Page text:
I also think Nick Nurse has made some unbelievable adjustments and proved that he’s a real NBA head coach. The average person might not see some of the stuff he’s doing, but it’s smart coaching and it’s what you need to win these kinds of close games in the playoffs. You just go game-by-game and everyone is stepping up. Serge Ibaka. Fred VanVleet. Kyle Lowry. Marc Gasol is just shutting down the big guys. We’ve never seen this kind of in-the-paint presence, especially the defensive pressure he’s brought and forcing guys to adjust their shots. Pascal Siakam is showing flashes of brilliance.

And what can you say about Kawhi? He’s the closest thing to Michael Jordan I’ve ever seen in my life.

You’ve talked about the vision you had for the Raptors when they first joined the NBA, how you wanted it to be different from the Toronto Maple Leafs and you wanted it to be an international brand that people would recognize around the world. Seeing what the Raptors have grown into, what’s that like for you personally?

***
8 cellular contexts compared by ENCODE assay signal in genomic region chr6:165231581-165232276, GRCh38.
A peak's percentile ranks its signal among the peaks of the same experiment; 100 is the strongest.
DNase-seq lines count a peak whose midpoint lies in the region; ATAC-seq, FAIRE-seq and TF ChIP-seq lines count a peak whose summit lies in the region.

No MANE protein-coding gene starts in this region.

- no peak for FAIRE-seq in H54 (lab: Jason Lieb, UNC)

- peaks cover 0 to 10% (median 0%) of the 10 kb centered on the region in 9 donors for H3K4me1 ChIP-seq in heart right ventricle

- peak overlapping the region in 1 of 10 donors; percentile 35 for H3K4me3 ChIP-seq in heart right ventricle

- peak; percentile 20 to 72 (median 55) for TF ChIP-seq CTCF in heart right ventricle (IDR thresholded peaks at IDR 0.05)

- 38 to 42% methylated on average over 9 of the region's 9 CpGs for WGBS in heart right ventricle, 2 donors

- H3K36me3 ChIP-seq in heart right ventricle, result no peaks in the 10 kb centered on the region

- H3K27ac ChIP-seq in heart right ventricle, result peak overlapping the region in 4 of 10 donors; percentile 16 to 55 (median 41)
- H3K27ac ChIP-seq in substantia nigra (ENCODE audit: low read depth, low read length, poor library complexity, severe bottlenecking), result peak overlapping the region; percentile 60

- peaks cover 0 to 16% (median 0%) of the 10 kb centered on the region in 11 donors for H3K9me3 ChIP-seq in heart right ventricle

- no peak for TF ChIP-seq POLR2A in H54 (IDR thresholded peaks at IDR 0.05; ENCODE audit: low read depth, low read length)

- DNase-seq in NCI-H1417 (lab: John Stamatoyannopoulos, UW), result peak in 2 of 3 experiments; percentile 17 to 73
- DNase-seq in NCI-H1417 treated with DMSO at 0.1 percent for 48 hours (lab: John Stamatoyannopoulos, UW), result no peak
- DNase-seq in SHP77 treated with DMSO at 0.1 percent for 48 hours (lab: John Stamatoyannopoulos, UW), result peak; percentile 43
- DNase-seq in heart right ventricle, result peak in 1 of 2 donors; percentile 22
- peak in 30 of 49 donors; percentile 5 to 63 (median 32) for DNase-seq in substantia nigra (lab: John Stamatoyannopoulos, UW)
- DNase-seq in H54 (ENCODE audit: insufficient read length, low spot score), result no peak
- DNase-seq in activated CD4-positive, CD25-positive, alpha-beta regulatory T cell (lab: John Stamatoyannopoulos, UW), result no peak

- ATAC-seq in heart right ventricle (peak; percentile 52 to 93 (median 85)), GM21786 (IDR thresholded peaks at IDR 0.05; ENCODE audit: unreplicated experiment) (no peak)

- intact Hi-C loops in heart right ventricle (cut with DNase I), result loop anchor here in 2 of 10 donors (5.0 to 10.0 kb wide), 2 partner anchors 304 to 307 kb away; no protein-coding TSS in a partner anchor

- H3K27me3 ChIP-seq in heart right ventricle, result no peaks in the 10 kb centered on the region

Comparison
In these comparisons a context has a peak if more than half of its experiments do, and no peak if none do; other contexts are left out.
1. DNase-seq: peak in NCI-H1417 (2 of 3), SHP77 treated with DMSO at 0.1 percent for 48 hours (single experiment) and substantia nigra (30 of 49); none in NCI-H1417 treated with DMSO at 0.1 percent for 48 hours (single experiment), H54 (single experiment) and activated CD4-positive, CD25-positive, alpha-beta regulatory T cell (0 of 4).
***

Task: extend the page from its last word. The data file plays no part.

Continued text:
You beam with pride. It’s like any parent being proud of their child. What I’m really excited about is the whole city, every day, the water cooler talk is about the Raptors. For any real sports fan, this is the kind of team and home crowd you want to identify with. It’s all part of the culture that we started.

It’s funny, Damon Stoudamire shouted me out on social media this week. They’re all part of it. We’re becoming family. We’re becoming a program. We’re becoming something everyone is happy to be identified with. That’s what you want when you’re running a basketball team.

What was it like back in 1995 to convince the city to care about basketball?

I remember our PR guys would come in all the time and say, you have to go to this school, you have to go to this CEO function. They were continually putting Isiah [Thomas] and I out there to sell the sport, to sell the Raptors, and Isiah never said no. He always agreed to it, because that’s part of our job. Our job was to grow the sport. I didn’t expect the city to just accept us because we started a team. Everyone knew their part in those early days was to grow the sport and create a loyalty to the team.

And the fans in those days would sometimes cheer and make noise even when the home team was shooting free throws.

They were! People don’t remember in the early days, Herbie Kuhn [PA announcer] would have to go shhhhhh-shooting two because we had to tell everyone to be quiet. We’re still not 100 percent. We still have some people who think they’re supposed to shout, but 98 percent of the crowd knows, when we’re shooting, you shut up.